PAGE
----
menu="${menu}\n${count}. $(basename -- "$i")"

Incidentally, note that this puts the characters \n into menu, not a newline. The \n is expanded by echo -e below.

Testing for a number

        if ! echo "$1" | grep -q '^[0-9]\+$'

No need to call grep for that! Here's a simple bash construct:

        if [[ $1 = *[^0-9]* ]]; then … # non-numeric

Here's a POSIX construct:

        case $1 in
          *[!0-9]*) …;; # non-numeric
        esac

Here documents

To insert a multiline string in a script, use a here document. It's more readable.

usage()
{
     cat <<EOF
$(basename -- "$0") -c ID [-l TIME]
-c ID     numeric id for the choice   
-l TIME   print output every TIME seconds
-h        print this menu 

ID could be:
$menu
EOF
}

It's conventional to use upper case for argument descriptions in the symbolic syntax. Clearly indicate the options that take an argument in the left-hand column. Don't use obscure abbreviations that barely save a few characters like o/p (I think you meant “output”, but I'm not sure).

Parsing the command line

Use the shell builtin getopts rather than the external command getopt. If you have bash, you have getopts. If you don't have getopts, then you're running an embedded shell which may lack other features, so check that the other features you want to use are supported.

To test if there are any arguments, check the number of arguments, in $#.

if [ $# -eq 0 ] || [ "$1" = "-h"]; then …

Actually, you don't need any special handling for -h. Treat it like any other option.

I'm not going to go over getopts usage, there are plenty of examples around.

Before the main loop

set -- $args
…
set -- $list

Remember what I wrote about unquoted substitutions above? Each of these commands performs word splitting and filename generation.

[ "x$choice" = "x" ] && choice=`seq $count`
[ "x$repeatTime" = "x" ] && repeatTime=0

You need to initialize choice and repeatTime before the argument parsing, unless you intended to allow them to be pulled from the environment.

The main loop

while [ true ]

This is a strange way of writing while true. You could also write while [ false ] or while ! [ ! true ]. Keep it simple.

                eval temp=\${${a}}
                cat $SYSPATH${temp}

In bash, you can avoid the use of eval. Also, remember to double quote variable substitutions unless you have a good reason not to.

                cat "$SYSPATH${!a}"
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2
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A few suggestions at your disposal: You can make use of getopts instead of getopt to avoid shift operation. You can make use of a simple flag to make sure that the mandatory -c option has been passed. Also from this post you can make use of any of the solutions for check for numeric value. Maybe something on these lines:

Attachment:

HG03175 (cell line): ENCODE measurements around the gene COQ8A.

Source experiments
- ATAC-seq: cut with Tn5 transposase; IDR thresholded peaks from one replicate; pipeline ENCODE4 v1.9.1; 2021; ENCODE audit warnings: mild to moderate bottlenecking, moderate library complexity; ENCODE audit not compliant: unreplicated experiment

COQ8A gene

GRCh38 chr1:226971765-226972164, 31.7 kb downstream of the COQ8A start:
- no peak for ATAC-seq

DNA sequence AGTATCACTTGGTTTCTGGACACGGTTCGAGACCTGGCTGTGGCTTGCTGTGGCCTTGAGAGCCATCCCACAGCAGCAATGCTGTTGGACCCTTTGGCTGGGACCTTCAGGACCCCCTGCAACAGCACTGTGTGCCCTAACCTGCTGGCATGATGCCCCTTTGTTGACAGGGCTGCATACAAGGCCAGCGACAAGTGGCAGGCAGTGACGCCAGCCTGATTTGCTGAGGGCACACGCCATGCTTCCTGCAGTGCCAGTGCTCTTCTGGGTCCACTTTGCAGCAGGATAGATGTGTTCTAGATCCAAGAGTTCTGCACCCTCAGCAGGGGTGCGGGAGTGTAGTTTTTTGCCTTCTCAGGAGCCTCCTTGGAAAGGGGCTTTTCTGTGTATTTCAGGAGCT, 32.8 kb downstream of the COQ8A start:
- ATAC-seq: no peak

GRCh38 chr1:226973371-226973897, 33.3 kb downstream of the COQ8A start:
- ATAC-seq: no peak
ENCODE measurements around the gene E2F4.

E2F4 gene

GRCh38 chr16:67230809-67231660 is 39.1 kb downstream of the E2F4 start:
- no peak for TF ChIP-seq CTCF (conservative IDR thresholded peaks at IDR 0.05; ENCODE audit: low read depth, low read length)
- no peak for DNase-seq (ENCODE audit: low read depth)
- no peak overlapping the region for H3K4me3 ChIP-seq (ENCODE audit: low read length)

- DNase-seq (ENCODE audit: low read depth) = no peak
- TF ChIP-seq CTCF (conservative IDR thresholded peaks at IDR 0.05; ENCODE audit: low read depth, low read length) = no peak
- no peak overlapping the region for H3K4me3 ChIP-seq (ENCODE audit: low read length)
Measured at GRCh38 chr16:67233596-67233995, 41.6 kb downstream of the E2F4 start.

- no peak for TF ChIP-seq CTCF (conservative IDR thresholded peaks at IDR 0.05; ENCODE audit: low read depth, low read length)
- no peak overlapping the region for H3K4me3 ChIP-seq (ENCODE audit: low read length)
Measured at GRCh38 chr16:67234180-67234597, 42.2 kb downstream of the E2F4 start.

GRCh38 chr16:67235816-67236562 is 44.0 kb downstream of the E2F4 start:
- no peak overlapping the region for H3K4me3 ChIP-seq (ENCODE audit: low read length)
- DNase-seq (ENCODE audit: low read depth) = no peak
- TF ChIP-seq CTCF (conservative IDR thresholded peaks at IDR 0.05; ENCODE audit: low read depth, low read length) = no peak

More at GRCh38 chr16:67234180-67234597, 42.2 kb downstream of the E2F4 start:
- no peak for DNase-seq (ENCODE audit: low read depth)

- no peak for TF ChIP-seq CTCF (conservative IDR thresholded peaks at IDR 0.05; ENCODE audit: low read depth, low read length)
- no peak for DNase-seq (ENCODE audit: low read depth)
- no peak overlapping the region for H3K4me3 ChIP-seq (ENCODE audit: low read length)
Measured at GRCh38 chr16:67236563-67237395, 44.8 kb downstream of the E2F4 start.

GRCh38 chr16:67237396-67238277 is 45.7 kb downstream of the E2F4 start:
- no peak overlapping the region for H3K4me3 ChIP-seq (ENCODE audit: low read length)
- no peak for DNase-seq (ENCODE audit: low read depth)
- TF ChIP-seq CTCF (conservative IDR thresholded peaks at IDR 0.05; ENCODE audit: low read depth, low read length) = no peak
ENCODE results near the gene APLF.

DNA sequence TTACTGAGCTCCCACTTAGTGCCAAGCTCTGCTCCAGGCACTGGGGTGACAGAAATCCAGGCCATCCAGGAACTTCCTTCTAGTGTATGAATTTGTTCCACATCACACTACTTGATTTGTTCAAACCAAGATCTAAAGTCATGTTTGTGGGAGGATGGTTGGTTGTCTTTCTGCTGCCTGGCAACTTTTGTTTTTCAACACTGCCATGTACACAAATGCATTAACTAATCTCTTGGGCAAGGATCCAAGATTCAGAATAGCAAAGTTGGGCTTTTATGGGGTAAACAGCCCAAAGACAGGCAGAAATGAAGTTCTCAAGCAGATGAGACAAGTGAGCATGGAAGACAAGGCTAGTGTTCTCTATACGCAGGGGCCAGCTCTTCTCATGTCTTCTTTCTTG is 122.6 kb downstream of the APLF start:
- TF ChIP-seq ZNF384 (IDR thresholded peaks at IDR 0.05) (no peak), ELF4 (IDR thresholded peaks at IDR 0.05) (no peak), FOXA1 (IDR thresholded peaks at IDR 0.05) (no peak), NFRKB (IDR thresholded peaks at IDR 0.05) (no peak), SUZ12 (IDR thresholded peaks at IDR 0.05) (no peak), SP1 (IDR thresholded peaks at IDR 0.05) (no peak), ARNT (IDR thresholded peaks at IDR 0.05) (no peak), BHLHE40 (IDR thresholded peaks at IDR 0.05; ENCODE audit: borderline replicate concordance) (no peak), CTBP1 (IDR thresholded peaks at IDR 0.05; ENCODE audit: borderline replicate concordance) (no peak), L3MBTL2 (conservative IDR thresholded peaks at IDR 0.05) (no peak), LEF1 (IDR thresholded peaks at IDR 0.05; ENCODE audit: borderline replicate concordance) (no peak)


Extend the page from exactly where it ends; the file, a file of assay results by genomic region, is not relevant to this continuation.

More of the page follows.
...
usage(){
...
}
...
#Process arguments passed
c_set=false  # Flag to check if mandatory -c is passed or not
repeatTime=0 # Set repeatTime value to 0 which will be default

while getopts ":c:l:h" opt; do
case "$opt" in
    c)
        # Check is borrowed from the mentioned link
        ! [[ "$OPTARG" =~ ^[0-9]+$ ]] && echo "Non-numeric passed to option:\"-c\"" && usage
        # if can be used instead of the above one-liner as posted in the link
        choice="$OPTARG"
        c_set=true

    ;;
    l)
        ! [[ "$OPTARG" =~ ^[0-9]+$ ]] && echo "Non-numeric passed to option:\"-l\"" && usage
        repeatTime="$OPTARG"
    ;;
    h)
        usage
    ;;
    *)
        echo "Invalid parameters passed"
        usage
    ;;
esac
done

# If the mandatory option not provided exit
# This will be false even if no arguments passed
[[ $c_set != true ]] && usage
#Actual operation
set -- $list
...

Edit: Added a version with getopt using the tips from tldp

...
c_set=false  # Flag to check if mandatory -c is passed or not
repeatTime=0 # Set repeatTime value to 0 which will be default

args=$(getopt :c:l:h "$@") || usage
eval set -- "$args"

while [ ! -z "$1" ]
do
  case "$1" in
    -c)
        # One liner in case of -l can be used instead of this "if"
        if ! [[ "$2" =~ ^[0-9]+$ ]];then
            echo "Non-numeric passed to option:\"-c\"" && usage
        fi
        choice="$2"
        c_set=true
    ;;
    -l)
        # "if" in case of -c can be used instead of this one-liner
        ! [[ "$2" =~ ^[0-9]+$ ]] && echo "Non-numeric passed to option:\"-l\"" && usage
        repeatTime="$2"
    ;;
    -h)
        usage
    ;;
  esac

  shift
done

[[ $c_set != true ]] && usage
...

Improvements/comments/remarks are welcome. Hope this helps!

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  • \$\begingroup\$ Thanks. However this script is for an embedded device. It does not have getopts. I have to use getopt only. \$\endgroup\$ – abc Feb 6 '12 at 18:37
  • \$\begingroup\$ @abc: I have tried to add a version with getopt. Hopefully it can provide some pointers \$\endgroup\$ – another.anon.coward Feb 7 '12 at 6:52